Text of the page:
As discussed above, conventional shields used in logging instruments universally have slots that are aligned along the longitudinal axis of the instrument. The orientation of the slots is perpendicular to the electric field generated by the source within or the field that is to be detected by the sensor. If the incident field has an unwanted component of the electric field that lies along the slot, then currents will flow in the metal to cancel that field and only the normal component will remain. For conventional induction or propagation instruments, the desired electric field is azimuthal, and longitudinal slots allow that field to pass. If the coil was wound at an angle θ to the axis of the instrument, then the desired electric field is no longer azimuthal, but rather has both azimuthal and longitudinal components that vary as a function of the azimuthal position.

FIG. 2 illustrates a coil 14 wound at an angle θ to the longitudinal axis (represented by dashed lines) of the instrument and having radius α. Projecting the coil 14 onto a two-dimensional surface as shown, the height of the coil 14 is described by a sinusoidal function of the azimuthal angle around the instrument φ:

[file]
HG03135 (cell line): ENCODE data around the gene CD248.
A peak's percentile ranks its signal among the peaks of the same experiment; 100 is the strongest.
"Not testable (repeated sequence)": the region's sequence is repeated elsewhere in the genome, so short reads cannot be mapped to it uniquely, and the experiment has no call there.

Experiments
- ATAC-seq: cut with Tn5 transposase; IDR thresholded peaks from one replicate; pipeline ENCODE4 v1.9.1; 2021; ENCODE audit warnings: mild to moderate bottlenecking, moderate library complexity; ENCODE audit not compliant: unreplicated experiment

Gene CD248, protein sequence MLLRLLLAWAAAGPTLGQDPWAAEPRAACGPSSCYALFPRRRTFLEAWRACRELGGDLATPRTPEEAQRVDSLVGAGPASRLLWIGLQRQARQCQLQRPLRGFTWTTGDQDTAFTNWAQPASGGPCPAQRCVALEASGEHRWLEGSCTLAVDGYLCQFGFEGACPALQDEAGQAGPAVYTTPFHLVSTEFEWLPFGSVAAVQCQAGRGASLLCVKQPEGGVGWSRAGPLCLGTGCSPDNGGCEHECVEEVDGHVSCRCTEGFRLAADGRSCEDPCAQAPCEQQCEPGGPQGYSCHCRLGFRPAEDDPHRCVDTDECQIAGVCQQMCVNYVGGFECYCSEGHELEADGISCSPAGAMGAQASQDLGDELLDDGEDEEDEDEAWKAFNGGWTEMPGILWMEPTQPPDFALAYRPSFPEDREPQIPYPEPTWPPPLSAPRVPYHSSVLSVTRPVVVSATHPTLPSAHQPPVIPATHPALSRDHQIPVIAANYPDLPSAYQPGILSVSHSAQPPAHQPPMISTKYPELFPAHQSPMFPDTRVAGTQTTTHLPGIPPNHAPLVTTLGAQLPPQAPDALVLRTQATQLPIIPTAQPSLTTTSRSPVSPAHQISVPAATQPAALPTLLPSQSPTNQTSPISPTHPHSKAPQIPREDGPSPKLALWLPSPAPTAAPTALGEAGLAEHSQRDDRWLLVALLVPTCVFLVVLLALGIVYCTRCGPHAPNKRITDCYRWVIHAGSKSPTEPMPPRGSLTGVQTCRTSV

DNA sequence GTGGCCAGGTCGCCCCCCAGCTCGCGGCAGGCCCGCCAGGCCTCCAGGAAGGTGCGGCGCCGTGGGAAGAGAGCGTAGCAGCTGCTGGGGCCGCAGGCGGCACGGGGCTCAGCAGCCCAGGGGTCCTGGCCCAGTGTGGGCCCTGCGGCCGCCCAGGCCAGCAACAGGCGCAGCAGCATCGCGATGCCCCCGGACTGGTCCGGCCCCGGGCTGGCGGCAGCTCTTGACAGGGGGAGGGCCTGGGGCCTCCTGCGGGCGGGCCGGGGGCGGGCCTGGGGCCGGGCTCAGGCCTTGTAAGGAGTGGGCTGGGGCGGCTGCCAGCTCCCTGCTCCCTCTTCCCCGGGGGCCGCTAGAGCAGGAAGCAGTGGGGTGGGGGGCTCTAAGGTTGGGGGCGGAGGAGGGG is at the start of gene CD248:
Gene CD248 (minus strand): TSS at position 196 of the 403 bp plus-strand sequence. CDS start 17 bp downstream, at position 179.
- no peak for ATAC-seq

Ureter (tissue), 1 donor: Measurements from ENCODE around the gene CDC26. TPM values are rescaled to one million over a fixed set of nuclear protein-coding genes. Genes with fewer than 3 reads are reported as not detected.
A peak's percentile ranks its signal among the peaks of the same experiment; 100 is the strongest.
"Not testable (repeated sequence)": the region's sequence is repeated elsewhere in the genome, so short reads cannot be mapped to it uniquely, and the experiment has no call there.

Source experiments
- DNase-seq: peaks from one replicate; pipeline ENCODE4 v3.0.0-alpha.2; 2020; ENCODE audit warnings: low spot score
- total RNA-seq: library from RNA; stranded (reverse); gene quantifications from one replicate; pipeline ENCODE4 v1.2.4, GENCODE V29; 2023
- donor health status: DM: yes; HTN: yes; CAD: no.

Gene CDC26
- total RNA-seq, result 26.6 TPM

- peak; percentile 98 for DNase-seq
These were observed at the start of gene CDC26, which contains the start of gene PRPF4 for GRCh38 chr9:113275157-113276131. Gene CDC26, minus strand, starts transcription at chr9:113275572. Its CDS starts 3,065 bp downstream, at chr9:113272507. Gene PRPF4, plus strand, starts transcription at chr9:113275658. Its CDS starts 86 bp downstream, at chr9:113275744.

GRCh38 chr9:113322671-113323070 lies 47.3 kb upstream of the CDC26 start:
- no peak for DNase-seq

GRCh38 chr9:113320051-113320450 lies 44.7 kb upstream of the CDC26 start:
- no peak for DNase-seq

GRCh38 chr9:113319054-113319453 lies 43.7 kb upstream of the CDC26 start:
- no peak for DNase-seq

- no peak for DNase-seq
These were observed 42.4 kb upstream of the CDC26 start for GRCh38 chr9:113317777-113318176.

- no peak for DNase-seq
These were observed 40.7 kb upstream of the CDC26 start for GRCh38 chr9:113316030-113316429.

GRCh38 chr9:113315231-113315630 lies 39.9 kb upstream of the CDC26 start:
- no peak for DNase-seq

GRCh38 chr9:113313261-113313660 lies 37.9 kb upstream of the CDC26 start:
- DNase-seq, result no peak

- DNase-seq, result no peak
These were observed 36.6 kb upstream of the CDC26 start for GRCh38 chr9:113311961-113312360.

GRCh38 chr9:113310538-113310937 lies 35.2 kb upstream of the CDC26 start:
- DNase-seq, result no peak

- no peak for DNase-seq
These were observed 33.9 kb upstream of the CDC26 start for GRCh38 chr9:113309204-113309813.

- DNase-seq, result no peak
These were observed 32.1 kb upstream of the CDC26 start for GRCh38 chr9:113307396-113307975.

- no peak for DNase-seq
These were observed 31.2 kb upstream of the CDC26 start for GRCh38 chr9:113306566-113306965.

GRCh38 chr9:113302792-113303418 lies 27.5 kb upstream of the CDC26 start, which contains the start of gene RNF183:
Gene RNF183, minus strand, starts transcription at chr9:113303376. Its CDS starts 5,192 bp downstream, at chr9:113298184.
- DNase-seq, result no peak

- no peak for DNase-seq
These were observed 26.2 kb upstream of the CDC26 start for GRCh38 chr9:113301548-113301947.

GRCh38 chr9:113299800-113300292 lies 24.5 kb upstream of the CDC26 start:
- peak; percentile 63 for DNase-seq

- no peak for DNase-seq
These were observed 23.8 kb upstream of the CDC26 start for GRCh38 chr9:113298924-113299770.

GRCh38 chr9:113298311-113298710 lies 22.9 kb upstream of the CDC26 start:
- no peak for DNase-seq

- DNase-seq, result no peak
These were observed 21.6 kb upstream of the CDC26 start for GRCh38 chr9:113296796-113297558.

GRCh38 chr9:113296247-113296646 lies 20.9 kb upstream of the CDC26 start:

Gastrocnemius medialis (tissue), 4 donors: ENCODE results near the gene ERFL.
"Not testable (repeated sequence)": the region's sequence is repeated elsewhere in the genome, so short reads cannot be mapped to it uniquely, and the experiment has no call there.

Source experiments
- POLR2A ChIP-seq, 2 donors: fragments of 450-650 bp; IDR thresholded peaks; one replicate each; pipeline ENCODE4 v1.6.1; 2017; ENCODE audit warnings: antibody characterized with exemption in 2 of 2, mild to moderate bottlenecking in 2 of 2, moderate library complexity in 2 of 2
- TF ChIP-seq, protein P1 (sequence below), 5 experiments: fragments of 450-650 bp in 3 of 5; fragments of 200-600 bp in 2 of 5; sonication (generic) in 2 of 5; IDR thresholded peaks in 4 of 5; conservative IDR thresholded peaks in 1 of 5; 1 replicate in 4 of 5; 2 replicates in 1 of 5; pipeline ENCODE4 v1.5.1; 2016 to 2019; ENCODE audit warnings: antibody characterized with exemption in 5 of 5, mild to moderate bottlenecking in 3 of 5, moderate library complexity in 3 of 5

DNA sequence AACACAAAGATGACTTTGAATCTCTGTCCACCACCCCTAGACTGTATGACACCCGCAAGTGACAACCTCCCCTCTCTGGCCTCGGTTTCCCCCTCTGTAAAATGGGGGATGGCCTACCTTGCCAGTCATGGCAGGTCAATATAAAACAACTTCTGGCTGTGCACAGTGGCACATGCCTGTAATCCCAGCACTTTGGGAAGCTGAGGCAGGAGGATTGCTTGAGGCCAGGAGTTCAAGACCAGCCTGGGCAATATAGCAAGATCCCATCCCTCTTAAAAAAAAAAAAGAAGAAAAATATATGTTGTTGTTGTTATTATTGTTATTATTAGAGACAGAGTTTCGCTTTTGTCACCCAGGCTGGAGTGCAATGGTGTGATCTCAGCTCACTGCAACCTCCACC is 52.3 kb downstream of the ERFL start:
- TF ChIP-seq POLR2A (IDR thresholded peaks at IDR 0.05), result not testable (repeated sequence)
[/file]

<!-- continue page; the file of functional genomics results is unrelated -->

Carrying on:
ƒ(φ)=α tan θ cos φ.  (1)

An actual coil would probably have multiple windings, described by equation (1), but with an additional term pφ, where p is the pitch. Effective shields for such coil configurations should preserve both the mechanical advantages and the EM advantages offered by conventional shields.

4.1. Sloped Slot Pattern

A shield to let pass the desired EM field components, and attenuate the undesired ones, should have at least one sloped slot that is sloped at an angle θ with respect to the instrument axis. A sloped slot pattern for a tilted coil 14, projected onto a two-dimensional surface, is shown in FIG. 3. The slots 12′ are perpendicular to the coil 14 at the intersection of the slot 12′ and coil 14. This allows the electric field component that is parallel to the coil 14 to pass through the shield with minimal attenuation. This electric field will have azimuthal and axial components, but no radial component. The slope of the slot 12′ is given by